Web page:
Picture and uploaded a massive 40 megabyte video clip, almost 16
minutes long, about my photography.
I showed the video
to my friends, and then I called Tom Bettag, Nightline's Executive Producer,
and asked him to take a look.
Tom and I had always
gotten along really well. He and Ted Koppel bought my first story about
Ellen Bomer in 1999, and all four times I'd been broadcast on TV, it
was on Nightline. Tom said he was very busy, after having developed
the second Nightline program, UpClose, but he said he'd get around
to looking at it. Sure enough, the next day, he called me back and said
that he wanted to feature my work on the UpClose program with
a new interview with Chris Bury.
The dream was becoming a reality.
came down to the offices and Tom and I discussed the show. He said that
he believed that photography could work very well on television, and
he loved the way I used my pictures in my video, and I was given control
over their use in the program. He doesn't always get directly involved
as the sole producer very often, because he's got a great staff of producers,
but Tom knows that I'm very hands-on about everything I do and this
was very personal to me, so he would be my producer. This guy is one
of the smartest and best producers in the business, and I trusted him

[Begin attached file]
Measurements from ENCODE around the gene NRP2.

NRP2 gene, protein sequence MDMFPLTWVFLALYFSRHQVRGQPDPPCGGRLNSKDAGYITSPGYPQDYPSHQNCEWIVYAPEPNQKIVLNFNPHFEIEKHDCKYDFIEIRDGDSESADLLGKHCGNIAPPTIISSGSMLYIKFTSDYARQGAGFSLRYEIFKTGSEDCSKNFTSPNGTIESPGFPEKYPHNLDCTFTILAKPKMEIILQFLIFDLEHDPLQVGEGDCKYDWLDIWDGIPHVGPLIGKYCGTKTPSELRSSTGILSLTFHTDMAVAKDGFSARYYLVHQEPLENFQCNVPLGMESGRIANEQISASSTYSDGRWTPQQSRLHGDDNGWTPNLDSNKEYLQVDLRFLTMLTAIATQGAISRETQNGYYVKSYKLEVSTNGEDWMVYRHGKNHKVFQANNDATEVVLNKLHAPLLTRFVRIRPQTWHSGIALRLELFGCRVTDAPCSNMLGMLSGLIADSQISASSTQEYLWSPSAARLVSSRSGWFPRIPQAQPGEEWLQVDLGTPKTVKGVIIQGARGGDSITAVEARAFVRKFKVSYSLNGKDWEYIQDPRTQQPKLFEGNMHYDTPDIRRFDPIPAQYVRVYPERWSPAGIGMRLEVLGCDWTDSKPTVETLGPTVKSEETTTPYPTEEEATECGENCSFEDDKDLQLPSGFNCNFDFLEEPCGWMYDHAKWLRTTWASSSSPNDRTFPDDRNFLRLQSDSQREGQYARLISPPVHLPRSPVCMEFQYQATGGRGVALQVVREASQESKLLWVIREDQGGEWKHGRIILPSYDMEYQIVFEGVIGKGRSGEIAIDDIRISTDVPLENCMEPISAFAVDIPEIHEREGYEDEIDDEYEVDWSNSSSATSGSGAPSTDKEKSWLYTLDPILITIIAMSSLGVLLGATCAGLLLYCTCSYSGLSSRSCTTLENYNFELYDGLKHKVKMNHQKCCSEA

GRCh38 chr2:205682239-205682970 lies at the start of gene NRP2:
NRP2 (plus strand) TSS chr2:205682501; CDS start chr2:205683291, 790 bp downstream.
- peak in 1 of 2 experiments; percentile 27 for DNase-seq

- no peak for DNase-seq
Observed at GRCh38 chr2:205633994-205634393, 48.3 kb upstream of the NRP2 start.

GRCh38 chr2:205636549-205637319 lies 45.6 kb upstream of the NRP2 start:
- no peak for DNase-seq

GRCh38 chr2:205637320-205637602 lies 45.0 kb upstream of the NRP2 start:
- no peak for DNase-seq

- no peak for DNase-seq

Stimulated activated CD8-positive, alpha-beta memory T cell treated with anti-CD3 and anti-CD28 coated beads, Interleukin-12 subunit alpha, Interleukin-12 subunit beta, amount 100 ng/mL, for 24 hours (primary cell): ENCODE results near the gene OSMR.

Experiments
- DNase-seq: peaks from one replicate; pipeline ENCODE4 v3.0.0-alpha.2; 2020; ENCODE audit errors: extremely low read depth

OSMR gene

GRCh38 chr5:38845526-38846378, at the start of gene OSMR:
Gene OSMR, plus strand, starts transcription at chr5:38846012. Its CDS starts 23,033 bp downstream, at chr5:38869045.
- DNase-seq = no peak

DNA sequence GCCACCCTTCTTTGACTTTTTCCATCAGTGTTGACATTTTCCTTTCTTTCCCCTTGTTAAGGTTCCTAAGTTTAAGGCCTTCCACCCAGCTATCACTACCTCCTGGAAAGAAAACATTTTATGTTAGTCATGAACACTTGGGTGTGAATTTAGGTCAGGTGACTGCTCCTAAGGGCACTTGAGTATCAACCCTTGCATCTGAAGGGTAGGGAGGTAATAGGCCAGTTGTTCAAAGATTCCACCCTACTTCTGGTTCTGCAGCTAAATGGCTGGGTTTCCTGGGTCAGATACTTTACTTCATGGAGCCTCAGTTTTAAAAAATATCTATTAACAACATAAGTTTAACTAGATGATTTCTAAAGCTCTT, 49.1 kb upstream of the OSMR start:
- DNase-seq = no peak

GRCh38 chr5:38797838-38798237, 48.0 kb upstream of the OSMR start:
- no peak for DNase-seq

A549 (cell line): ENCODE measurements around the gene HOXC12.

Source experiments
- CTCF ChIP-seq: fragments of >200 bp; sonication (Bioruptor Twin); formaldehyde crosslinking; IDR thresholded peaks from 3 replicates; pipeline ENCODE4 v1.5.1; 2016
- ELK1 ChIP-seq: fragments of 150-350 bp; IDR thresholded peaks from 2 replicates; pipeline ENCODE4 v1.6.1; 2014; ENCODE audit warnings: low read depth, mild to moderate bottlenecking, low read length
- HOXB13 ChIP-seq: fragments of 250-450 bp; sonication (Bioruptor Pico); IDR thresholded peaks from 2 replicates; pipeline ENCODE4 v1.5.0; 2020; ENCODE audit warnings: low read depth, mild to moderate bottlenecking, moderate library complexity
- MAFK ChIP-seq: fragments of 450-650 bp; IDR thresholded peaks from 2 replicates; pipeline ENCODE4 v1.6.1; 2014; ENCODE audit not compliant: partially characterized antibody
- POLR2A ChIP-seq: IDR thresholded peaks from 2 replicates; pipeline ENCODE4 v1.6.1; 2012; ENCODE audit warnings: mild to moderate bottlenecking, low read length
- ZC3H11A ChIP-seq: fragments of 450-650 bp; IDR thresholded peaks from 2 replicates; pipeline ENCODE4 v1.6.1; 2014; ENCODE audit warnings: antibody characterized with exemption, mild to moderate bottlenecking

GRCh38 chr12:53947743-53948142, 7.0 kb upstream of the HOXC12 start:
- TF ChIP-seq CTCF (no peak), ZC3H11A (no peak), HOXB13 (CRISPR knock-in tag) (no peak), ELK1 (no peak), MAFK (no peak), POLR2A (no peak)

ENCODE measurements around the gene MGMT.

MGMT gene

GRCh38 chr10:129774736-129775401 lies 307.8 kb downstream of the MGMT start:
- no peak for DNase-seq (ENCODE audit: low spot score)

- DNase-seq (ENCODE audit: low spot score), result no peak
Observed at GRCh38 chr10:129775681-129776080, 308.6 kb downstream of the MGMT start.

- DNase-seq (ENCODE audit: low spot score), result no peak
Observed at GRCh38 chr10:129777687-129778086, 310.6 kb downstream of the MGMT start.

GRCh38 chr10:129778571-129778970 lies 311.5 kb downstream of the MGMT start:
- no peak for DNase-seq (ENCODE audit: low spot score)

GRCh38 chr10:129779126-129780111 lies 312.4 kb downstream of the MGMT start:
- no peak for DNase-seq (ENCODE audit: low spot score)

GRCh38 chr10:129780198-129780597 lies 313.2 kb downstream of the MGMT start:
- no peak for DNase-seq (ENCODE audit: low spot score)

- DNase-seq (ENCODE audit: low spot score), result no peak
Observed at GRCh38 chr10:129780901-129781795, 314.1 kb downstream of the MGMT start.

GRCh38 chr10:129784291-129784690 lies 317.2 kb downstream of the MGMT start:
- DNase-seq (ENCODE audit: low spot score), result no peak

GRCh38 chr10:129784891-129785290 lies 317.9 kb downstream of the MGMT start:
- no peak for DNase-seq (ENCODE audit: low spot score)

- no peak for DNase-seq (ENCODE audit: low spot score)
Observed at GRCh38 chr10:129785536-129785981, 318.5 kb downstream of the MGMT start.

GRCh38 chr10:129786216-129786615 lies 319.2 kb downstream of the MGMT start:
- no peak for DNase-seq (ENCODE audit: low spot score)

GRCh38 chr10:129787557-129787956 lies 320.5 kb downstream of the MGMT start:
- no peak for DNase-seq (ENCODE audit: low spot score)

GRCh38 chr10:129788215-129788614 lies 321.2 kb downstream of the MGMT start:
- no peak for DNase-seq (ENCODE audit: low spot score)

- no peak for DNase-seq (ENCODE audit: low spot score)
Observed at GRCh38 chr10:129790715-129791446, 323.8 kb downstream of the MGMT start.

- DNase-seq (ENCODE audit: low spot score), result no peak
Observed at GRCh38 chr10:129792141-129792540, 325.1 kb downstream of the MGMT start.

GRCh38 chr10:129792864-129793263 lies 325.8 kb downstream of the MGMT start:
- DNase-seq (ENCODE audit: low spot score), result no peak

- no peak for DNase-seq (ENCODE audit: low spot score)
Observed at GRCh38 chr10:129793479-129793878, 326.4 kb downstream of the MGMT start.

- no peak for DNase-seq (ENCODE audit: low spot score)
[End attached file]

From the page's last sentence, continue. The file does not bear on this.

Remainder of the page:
and Richard Harris, Nightline's Senior Producer, to bring my family's
story to the nation.
On August 23, 2002, I got on my bike and rode the five minute commute
from my apartment to Nightline's downtown DC offices at the ABC bureau.
I was escorted into a small studio where three cameramen and two soundmen
were setting up their gear. I'd brought a few prints and my Leica, as
well as my G4 laptop with all of the 50 pictures from my portfolio.
Chris Bury and I said hello and sat down for the one-hour interview.
Inside my head, I was organizing the stories and statements and expressions
that I'd been accumulating for most of my life. When the interview began,
most of them rolled out as good, solid sound bites. I was able to get
most of my heartfelt expressions out of my head in a good order. A couple